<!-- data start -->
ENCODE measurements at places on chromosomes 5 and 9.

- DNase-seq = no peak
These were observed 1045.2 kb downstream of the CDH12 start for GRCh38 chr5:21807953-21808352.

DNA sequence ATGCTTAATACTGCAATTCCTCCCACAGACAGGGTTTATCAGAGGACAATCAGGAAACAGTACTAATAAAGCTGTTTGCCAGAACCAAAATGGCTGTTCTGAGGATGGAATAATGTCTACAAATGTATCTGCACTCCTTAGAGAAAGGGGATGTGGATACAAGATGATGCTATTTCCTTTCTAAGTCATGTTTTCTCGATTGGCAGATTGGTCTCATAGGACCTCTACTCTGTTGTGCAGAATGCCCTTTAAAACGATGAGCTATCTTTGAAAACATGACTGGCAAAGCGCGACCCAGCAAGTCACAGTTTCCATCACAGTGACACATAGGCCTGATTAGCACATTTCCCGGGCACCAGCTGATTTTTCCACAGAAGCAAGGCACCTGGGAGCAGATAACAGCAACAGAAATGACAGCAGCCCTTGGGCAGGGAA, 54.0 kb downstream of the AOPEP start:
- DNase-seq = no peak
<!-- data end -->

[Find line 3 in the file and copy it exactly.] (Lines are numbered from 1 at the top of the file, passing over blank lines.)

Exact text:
These were observed 1045.2 kb downstream of the CDH12 start for GRCh38 chr5:21807953-21808352.